That’s according to the findings of the study undertaken by global enterprise applications company, IFS, which found that 90 percent of Australian business leaders, and their counterparts globally, reported at least some plans to implement AI in various parts of their business.
Inventory planning and logistics was the most commonly reported area of investment in Australia with 54 percent planning AI projects (39 percent globally), while customer relationship management (CRM) was second at 46 percent, and 39 percent globally.
And globally, industrial automation was the most common area of AI investment at 45 percent compared to just 28 percent in Australia.
Other key findings of the IFS research included:
- When asked how they plan to use AI, 57 percent in Australia (61 percent globally) said they expected it would help them make existing workers more productive.
- Less than half, 39 percent in Australia (48 percent globally), said they would use AI to add value to products and services they sell to customers. About 29 percent in Australia (18 percent globally) also said they would proactively use it to replace existing workers.
- While a majority of respondents anticipated productivity increases from AI, only 21 percent in Australia - and 29 percent globally - anticipated AI would lead to a reduction in headcount in their industry.
- To manage this, 57 percent of Australian respondents (56 percent globally) stated that society could best prepare by changing educational programs to prepare workers to make direct use of AI tools to increase their own productivity.
- Another 29 percent (23 percent globally) said they expect the market to create new jobs for people displaced by AI, while 11 percent (15 percent globally) suggested a shortened 30-hour work week.
“AI is no longer an emerging technology. It is being implemented to support business automation in the here and now, as this study clearly proves,” IFS VP of AI and RPA Bob De Caux said.
“We are seeing many real-world examples where technology is augmenting existing decision-making processes by providing users with more timely, accurate and pertinent information.
“In today’s disruptive economy, the convergence of technologies such as AI, RPA, and IoT is bolstering a new form of business automation that will provide companies that are brave enough with the tools and services they need to be more competitive and outflank larger competitors.”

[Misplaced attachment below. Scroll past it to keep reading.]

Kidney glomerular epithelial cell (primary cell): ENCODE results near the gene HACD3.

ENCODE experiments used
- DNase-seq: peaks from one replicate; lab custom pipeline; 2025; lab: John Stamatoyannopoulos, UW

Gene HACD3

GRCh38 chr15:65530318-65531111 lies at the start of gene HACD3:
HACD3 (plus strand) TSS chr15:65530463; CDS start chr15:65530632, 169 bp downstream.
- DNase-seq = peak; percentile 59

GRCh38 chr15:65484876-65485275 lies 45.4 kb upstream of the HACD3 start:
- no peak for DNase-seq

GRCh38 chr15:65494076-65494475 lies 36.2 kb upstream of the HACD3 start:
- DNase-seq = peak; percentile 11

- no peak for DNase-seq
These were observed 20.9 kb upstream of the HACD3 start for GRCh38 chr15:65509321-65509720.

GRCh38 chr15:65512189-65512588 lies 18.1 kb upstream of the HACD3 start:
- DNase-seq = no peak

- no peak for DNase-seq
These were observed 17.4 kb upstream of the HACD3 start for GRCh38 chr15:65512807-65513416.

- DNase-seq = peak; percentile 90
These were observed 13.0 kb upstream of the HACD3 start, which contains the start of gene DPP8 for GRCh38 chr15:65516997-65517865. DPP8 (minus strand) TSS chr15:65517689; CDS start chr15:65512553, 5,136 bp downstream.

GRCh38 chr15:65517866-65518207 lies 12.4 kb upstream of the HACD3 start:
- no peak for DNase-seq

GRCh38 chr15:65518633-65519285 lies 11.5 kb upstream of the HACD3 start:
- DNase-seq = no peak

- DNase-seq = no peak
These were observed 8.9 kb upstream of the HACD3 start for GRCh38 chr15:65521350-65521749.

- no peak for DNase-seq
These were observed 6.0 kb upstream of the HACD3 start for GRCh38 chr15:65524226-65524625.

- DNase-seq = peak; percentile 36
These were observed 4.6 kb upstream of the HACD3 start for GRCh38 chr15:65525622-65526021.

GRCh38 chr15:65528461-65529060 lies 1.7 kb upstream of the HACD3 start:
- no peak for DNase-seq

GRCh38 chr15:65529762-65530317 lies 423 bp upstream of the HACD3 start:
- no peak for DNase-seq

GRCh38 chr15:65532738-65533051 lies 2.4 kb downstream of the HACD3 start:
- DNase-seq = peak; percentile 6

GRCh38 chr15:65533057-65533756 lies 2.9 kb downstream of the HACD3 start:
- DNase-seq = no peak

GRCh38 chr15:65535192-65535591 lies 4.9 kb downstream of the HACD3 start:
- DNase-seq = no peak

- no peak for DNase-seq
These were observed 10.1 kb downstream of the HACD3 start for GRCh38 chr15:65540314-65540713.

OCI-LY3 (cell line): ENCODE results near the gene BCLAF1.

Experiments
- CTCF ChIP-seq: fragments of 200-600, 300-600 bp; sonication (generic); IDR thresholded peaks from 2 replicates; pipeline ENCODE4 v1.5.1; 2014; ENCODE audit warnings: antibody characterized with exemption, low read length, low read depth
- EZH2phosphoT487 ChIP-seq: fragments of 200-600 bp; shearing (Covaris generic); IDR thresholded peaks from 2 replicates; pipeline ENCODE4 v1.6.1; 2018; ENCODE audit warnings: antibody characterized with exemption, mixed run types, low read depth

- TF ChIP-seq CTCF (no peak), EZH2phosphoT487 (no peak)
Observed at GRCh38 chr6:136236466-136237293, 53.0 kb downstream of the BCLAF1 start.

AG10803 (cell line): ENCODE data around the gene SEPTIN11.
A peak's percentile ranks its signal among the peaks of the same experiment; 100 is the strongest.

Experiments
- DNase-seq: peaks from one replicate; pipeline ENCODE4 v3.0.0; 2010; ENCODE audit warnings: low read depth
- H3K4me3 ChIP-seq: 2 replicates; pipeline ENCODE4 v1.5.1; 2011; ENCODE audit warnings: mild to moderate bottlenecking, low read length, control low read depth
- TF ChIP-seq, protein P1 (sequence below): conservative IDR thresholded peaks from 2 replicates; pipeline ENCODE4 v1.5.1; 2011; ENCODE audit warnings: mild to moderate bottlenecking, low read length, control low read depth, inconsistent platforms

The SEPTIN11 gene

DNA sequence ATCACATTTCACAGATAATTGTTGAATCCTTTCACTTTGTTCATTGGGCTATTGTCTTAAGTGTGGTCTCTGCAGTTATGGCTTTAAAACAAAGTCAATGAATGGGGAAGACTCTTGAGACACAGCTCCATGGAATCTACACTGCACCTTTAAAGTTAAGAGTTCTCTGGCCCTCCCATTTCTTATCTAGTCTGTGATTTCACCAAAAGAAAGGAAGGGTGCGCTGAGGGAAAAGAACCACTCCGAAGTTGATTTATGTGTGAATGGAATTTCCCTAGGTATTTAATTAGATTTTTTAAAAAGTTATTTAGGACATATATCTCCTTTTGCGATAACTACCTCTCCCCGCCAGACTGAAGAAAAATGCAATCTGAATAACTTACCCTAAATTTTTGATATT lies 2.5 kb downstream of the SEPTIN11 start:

An early adopter of industrial automation solutions that make use of robotics to transform its business strategy is leading North American packaging manufacturer Cheer Pack, who deployed a fleet of AI-powered autonomous vehicles to robotise material movements in its US factory and has already seen strong returns on the investment.
Cheer Pack Director of IT, Alex Ivkovic noted, “We expect the costs savings to be over 1.5 million US dollars per year. In addition, each and every employee will be re-tasked to a higher-skilled position helping us with our labour shortage.”
And De Caux said the findings of the study and the real-world scenarios being realised at IFS’ customers point to the conclusion that the time is right for companies to reap both business and financial benefits from technology automation.”
“Falling for the hype of AI is easy, but success requires disruption to existing business models. The technologies themselves are not a panacea, nor are they a universal solution to any problem,”
However, with the right data model and viable use cases, AI can support improved productivity and deliver significant benefits to both operations and the wider business. AI will be used by the vast majority of organisations in some form in the near future, extracting real value from intelligent processes, for the long-term,” de Caux concluded.